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Meet the WordPress Agency Summit organizer – Jan Koch

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It’s a new year – a new decade too, so we thought it was the right time to bring back our popular series of community interviews for 2020.

For those that haven’t heard about or read our interview series before – we put these together to find out more about the key members and leaders of the CMS communities we work within. 

We sponsor a number of meetups (in particular WordPress but we’re now reaching further afield too ?) and like to give a bigger platform to the people who work so hard to put these events together in their spare time! 

So, with that in mind, let’s welcome our first interviewee of the year Jan Koch, WordPress Agency Summit organizer.   

Hi Jan, could you tell us a bit more about the WP Agency Summit and who’s behind this event?

The WP Agency Summit is a virtual conference that I organized in 2019 to help agency owners scale their businesses. You can think of it as a virtual WordCamp. Over the course of 10 days, the Summit published interviews and presentations from industry experts, covering topics from lead generation and process automation, security, web design best practices, to coding, mental health, and building fast loading websites.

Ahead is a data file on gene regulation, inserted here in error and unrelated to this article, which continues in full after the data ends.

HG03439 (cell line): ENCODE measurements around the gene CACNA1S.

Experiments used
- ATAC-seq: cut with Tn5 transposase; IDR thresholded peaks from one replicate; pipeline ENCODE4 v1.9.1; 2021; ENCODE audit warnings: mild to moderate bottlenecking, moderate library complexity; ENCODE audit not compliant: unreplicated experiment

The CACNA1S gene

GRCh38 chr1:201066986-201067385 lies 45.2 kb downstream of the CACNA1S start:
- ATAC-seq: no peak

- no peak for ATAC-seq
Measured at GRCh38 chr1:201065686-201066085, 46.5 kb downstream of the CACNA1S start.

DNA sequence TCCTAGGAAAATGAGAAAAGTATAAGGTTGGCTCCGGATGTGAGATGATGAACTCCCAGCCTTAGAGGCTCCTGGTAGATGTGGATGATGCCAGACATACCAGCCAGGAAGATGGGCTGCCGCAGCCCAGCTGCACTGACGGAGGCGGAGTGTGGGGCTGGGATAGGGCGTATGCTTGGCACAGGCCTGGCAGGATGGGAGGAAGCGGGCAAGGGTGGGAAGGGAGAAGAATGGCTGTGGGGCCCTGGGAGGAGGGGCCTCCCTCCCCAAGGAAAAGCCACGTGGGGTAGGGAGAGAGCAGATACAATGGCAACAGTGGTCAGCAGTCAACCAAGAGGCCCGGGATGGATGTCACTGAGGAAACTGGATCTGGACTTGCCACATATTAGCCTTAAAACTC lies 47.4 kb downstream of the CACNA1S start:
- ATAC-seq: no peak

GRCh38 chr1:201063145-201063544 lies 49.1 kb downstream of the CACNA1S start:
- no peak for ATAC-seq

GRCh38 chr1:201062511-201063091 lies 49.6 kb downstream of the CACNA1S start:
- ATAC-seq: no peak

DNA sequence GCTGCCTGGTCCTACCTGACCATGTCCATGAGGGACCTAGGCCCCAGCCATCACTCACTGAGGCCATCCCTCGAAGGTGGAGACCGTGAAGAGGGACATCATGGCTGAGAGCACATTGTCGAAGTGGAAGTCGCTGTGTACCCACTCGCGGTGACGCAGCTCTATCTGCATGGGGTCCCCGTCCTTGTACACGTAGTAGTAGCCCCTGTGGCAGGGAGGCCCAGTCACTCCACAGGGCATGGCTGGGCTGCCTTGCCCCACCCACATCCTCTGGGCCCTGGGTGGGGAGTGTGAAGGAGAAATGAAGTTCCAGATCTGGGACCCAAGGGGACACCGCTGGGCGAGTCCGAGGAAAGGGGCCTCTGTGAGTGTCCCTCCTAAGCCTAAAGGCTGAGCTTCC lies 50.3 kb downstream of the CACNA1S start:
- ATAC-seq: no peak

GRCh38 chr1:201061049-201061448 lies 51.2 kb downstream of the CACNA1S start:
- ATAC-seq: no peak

I got inspired to run this event when I had a conversation with Cloudways and Blogvault at WordCamp Europe in 2019, who both supported the first virtual summit I ran back in 2015.

Being an agency owner myself, I know how stressful and challenging growing an agency is. So I wanted to create a free resource for entrepreneurs who face the same struggles as I do. Based on that premise, the WP Agency Summit was free to attend while it was live from Dec 6th to 16th and I’m proud that over 2,000 WordPress professionals registered!

With the help of sponsors like Weglot, I was able to pull off the first of many WP-related summits and I’m humbled by how well the event was received by the attendees and the WP community.

What’s your background and what should our readers know about you?